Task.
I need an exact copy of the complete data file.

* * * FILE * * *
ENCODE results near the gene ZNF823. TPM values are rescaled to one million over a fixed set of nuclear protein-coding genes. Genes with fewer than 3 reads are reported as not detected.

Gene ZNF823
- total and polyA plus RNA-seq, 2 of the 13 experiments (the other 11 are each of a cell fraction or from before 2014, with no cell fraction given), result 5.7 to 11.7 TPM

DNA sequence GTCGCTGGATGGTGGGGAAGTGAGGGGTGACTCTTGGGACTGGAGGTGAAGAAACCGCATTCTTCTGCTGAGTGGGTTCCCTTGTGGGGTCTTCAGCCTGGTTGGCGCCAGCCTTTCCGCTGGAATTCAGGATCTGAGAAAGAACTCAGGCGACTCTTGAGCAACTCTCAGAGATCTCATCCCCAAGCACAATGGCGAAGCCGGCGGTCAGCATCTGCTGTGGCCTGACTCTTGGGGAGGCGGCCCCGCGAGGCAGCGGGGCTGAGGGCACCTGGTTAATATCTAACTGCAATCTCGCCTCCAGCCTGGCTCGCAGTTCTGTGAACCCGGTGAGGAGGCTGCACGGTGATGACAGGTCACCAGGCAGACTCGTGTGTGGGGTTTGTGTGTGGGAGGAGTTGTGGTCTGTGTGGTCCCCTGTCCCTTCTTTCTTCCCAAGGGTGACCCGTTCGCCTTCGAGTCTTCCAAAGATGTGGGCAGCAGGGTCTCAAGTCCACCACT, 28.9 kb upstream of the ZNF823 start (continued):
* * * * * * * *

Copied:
ENCODE results near the gene ZNF823. TPM values are rescaled to one million over a fixed set of nuclear protein-coding genes. Genes with fewer than 3 reads are reported as not detected.

Gene ZNF823
- total and polyA plus RNA-seq, 2 of the 13 experiments (the other 11 are each of a cell fraction or from before 2014, with no cell fraction given), result 5.7 to 11.7 TPM

DNA sequence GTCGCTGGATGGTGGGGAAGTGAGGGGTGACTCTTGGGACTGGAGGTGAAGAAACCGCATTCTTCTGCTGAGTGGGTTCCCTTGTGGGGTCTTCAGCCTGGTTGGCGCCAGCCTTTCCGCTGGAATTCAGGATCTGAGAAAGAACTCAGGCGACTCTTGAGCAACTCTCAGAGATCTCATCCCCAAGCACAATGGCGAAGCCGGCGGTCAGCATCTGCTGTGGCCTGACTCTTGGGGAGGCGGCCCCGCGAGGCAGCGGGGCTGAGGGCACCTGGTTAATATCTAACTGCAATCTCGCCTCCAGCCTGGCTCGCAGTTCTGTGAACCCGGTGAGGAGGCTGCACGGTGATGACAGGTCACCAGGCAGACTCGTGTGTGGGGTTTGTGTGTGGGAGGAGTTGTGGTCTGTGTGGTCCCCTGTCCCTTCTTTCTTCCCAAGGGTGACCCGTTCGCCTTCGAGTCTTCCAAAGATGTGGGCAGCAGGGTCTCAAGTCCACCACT, 28.9 kb upstream of the ZNF823 start (continued):